As though in battle mid the stars
Fought Mercury and fiery Mars.  1
To highest pitch of frenzy wrought
With fists like thunderbolts they fought,
While near them Ráma took his stand,
And viewed the battle, bow in hand.
Alike they stood in form and might,
Like heavenly As'vins  2 paired in fight,
Nor might the son of Raghu know
Where fought the friend and where the foe;
So, while his bow was ready bent.
No life-destroying shaft he sent.
Crushed down by Báli's mightier stroke
Sugríva's force now sank and broke,
Who, hoping naught from Ráma's aid,
To Rishyamúka fled dismayed,
Weary, and faint, and wounded sore,
His body bruised and dyed with gore,
From Báli's blows, in rage and dread,
Afar to sheltering woods he fled.
   Nor Báli farther dared pursue,
The curbing curse too well he knew.
'Fled from thy death!' the victor cried,
And home the mighty warrior hied.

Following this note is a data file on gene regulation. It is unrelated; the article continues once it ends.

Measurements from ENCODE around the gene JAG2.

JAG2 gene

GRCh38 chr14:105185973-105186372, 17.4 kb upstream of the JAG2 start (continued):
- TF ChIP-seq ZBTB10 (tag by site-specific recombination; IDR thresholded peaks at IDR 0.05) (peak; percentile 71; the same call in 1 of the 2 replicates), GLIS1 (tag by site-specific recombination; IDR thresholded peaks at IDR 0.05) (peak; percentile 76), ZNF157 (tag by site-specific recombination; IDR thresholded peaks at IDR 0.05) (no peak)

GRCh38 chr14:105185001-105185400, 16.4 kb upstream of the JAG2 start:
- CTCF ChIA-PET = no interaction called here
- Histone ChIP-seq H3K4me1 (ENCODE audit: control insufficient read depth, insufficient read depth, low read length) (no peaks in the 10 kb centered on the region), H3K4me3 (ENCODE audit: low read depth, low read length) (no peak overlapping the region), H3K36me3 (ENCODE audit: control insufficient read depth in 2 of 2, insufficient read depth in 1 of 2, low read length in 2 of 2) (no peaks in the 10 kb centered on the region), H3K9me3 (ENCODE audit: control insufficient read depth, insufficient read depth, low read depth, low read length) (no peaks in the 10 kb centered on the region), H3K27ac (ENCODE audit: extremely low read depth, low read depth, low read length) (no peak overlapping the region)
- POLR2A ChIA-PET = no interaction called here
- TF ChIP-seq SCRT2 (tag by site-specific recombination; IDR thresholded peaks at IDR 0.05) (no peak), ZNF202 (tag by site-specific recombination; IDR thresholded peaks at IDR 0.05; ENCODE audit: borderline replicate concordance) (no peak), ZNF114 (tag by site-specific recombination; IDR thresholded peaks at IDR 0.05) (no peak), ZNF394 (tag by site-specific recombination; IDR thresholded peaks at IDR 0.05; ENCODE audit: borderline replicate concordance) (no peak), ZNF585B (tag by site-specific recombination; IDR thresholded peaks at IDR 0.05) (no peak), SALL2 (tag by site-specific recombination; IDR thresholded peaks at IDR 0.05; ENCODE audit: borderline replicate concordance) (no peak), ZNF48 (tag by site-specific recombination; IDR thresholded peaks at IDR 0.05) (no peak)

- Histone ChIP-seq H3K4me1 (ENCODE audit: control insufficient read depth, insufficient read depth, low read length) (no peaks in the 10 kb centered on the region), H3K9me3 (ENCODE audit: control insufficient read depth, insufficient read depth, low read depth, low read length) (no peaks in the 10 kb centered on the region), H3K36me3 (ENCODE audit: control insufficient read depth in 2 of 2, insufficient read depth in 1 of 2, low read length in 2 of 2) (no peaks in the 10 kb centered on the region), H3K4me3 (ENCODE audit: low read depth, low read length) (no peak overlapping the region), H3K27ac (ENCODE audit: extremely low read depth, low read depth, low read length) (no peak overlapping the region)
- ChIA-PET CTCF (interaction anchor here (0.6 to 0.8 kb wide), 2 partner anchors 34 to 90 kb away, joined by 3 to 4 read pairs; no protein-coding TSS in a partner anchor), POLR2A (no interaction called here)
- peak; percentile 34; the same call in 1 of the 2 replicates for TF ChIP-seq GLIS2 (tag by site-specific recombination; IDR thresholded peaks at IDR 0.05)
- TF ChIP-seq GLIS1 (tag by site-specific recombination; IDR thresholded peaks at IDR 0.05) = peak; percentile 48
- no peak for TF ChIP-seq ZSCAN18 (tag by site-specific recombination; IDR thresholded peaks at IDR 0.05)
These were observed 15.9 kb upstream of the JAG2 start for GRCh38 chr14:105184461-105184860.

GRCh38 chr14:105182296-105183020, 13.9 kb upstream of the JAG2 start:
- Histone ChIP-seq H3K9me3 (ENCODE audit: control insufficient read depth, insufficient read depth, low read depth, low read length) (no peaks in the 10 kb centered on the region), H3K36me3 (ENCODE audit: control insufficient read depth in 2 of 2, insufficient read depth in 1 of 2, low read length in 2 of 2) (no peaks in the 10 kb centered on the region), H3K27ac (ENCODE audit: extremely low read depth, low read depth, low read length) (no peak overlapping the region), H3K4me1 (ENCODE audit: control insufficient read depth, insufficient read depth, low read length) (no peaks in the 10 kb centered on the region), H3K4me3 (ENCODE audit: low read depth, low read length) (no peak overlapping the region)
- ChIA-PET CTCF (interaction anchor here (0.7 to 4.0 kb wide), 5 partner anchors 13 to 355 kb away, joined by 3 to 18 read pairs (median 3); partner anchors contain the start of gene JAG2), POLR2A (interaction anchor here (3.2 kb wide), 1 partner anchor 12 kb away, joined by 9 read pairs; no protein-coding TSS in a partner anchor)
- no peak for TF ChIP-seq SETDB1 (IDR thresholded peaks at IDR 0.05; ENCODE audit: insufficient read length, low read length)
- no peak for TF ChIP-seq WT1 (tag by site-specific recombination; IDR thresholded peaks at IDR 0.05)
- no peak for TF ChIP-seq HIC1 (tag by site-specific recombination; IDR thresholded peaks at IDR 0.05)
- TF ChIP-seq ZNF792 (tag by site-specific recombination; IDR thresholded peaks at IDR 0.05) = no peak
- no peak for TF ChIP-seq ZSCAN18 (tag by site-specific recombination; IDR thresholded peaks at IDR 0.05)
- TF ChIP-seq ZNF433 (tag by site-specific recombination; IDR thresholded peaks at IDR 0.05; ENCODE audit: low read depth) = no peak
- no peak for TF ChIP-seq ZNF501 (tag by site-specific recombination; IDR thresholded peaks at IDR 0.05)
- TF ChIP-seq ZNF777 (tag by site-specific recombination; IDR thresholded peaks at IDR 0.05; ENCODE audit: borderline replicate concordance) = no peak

Hanúmán, Lakshman, Raghu's son
Beheld the conquered Vánar run.
And followed to the sheltering shade
Where yet Sugríva stood dismayed.
Near and more near the chieftains came,
Then, for intolerable shame,
Not daring yet to lift his eyes,
Sugríva spoke with burning sighs:
'Thy matchless strength I first beheld,
And dared my foe, by thee impelled.
Why hast thou tried me with deceit
And urged me to a sure defeat?

Thou shouldst have said, 'I will not slay
Thy foeman in the coming fray.'
For had I then thy purpose known
I had not waged the fight alone.'
   The Vánar sovereign, lofty-souled,
In plaintive voice his sorrows told.
Then Ráma spake: 'Sugríva, list,
All anger from thy heart dismissed,
And I will tell the cause that stayed
Mine arrow, and withheld the aid.
In dress, adornment, port, and height,
In splendour, battle-shout, and might,
No shade of difference could I see
Between thy foe, O King, and thee.
So like was each, I stood at gaze,
My senses lost in wildering maze,
Nor loosened from my straining bow
A deadly arrow at the foe,
Lest in my doubt the shaft should send
To sudden death our surest friend.
O, if this hand in heedless guilt
And rash resolve thy blood had spilt,
Through every land, O Vánar King,
My wild and foolish act would ring,
Sore weight of sin on him must lie